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Waterpod is a Floating Green Home in NYC

ONE afternoon last week, Mary Mattingly, a 30-year-old sculptor and photographer who has been living in a two-bedroom walk-up in Queens, gave a reporter a tour of her new home, a 30-by-100-foot barge moored at the Brooklyn Navy Yard.

"This is the living quarters," Ms. Mattingly said, standing on deck and pointing to a half-built shed made of scrap wood. "And over here," she continued, walking toward an area enclosed by an iron fence, "is where the greenhouse will be."

A few days earlier, a 25-foot tower had been welded to the barge to anchor a windmill, and Ms. Mattingly was anticipating delivery of a chicken coop to house the egg-producing flock that soon will be in residence. Nearby, two men in hard hats were sawing lumber, while a film crew from Vancouver recorded the process for a possible documentary.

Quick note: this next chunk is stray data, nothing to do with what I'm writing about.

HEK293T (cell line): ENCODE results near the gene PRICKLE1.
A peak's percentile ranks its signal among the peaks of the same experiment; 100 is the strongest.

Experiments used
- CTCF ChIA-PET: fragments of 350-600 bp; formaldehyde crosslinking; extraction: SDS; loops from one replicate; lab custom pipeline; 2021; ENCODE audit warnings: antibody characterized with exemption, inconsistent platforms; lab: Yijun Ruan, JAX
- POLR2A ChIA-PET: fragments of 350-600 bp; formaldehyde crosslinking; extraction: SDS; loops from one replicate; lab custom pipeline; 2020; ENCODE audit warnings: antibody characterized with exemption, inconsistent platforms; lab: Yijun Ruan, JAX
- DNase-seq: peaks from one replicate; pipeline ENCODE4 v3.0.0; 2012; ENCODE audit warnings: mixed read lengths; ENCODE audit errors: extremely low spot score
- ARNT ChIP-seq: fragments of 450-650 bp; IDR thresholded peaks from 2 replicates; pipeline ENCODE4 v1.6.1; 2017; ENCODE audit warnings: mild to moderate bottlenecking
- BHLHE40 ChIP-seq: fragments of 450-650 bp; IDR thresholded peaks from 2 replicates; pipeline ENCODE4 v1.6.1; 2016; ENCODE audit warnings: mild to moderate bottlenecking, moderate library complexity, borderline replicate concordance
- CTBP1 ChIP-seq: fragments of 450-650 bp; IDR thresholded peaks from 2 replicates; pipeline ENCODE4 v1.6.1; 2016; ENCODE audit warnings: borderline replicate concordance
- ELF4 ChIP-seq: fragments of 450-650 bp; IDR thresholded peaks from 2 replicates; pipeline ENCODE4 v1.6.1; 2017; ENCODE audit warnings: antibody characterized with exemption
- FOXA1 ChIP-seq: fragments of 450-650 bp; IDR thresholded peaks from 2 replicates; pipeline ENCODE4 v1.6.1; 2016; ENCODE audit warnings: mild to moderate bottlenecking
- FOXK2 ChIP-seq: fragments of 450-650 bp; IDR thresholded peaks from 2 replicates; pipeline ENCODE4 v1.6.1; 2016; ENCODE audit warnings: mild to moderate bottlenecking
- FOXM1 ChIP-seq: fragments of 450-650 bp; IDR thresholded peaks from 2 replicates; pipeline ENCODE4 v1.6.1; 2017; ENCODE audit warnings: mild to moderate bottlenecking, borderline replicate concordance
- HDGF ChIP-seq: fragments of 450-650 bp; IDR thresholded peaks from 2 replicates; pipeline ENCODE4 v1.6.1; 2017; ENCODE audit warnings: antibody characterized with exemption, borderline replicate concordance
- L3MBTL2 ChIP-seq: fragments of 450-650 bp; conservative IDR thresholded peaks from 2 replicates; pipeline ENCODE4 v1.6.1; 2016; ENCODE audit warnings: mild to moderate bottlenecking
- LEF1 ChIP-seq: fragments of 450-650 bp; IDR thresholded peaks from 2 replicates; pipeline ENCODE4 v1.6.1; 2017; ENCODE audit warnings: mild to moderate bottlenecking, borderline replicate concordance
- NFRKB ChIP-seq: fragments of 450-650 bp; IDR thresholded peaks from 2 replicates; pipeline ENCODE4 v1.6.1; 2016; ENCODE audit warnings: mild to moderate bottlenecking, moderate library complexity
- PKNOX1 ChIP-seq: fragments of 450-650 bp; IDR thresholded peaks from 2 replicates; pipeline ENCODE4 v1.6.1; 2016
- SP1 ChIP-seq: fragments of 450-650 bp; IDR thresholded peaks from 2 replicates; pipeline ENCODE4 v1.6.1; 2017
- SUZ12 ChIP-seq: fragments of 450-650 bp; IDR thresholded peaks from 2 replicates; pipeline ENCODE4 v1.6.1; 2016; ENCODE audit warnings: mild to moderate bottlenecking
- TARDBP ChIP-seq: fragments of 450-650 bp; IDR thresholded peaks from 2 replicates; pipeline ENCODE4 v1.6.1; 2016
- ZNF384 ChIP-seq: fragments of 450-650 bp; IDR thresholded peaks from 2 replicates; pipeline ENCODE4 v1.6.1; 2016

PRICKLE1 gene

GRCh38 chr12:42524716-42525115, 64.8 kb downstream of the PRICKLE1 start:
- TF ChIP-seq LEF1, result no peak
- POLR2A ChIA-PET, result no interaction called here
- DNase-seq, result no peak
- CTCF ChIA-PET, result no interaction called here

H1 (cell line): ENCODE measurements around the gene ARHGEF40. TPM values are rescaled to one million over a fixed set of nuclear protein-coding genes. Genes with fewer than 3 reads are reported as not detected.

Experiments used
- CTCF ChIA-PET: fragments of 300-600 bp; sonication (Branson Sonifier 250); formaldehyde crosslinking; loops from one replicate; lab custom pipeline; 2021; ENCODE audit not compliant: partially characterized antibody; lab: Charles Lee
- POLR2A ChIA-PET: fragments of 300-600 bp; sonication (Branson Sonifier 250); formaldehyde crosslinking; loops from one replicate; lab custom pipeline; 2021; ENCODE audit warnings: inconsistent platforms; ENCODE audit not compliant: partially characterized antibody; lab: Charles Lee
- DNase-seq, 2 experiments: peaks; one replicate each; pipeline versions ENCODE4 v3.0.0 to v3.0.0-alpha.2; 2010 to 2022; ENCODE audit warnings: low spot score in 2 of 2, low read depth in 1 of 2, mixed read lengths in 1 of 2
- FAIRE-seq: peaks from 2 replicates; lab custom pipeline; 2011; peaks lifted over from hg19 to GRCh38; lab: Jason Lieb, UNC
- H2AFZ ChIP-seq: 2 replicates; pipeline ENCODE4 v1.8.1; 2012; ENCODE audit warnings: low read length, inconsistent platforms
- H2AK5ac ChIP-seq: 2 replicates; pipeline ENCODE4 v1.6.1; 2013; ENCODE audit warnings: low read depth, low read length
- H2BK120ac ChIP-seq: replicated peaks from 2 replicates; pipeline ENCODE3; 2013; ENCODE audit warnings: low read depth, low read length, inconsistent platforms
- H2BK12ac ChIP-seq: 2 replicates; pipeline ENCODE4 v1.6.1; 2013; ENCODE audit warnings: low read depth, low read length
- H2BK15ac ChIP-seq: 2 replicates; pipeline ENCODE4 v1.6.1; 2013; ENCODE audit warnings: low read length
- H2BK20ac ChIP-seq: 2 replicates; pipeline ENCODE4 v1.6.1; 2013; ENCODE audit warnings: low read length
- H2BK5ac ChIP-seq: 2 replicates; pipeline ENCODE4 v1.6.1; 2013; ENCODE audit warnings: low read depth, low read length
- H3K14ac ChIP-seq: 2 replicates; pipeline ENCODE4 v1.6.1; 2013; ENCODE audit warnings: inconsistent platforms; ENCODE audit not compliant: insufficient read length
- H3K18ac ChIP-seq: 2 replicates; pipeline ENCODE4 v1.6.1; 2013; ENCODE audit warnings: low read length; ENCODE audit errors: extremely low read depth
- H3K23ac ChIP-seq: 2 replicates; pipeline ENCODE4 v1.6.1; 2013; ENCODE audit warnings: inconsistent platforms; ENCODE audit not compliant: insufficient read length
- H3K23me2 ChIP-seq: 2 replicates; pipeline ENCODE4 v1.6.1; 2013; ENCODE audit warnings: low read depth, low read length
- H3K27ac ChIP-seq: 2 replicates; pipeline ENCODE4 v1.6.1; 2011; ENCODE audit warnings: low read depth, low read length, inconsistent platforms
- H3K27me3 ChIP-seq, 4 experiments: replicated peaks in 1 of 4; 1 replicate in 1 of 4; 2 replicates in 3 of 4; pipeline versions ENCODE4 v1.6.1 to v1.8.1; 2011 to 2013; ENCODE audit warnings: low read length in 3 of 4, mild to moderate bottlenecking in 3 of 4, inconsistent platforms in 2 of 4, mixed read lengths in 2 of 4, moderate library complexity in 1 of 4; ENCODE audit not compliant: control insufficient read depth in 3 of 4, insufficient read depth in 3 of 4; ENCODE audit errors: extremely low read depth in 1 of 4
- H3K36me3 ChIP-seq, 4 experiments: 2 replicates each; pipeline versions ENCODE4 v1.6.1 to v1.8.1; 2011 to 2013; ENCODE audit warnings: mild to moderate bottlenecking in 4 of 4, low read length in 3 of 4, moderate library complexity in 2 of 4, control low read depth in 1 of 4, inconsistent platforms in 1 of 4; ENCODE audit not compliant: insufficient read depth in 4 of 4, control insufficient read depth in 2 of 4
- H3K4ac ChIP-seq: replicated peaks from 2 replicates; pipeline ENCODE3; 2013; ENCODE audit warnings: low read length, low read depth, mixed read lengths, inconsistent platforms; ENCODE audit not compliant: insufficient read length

The presence of the film crew, along with Ms. Mattingly's narration, gave the scene the appearance of a very weird episode of "This Old House." In fact, it was the final, frantic construction phase of the Waterpod, an independent project Ms. Mattingly dreamed up three years ago to explore the possibility of creating a self-sufficient community on the water - a kind of aquatic version of the Biosphere 2 complex built in the Arizona desert in the 1980s - that might offer an alternative to living on land in the future, if "our resources on land grow scarcer and sea levels rise," she said.

Next week, if construction is completed on schedule - something that seems in question, given how much work is left - she and three other artists will begin living on the barge for five months, docking at various locations in the five boroughs, where it will be open to the public, beginning with South Street Seaport.

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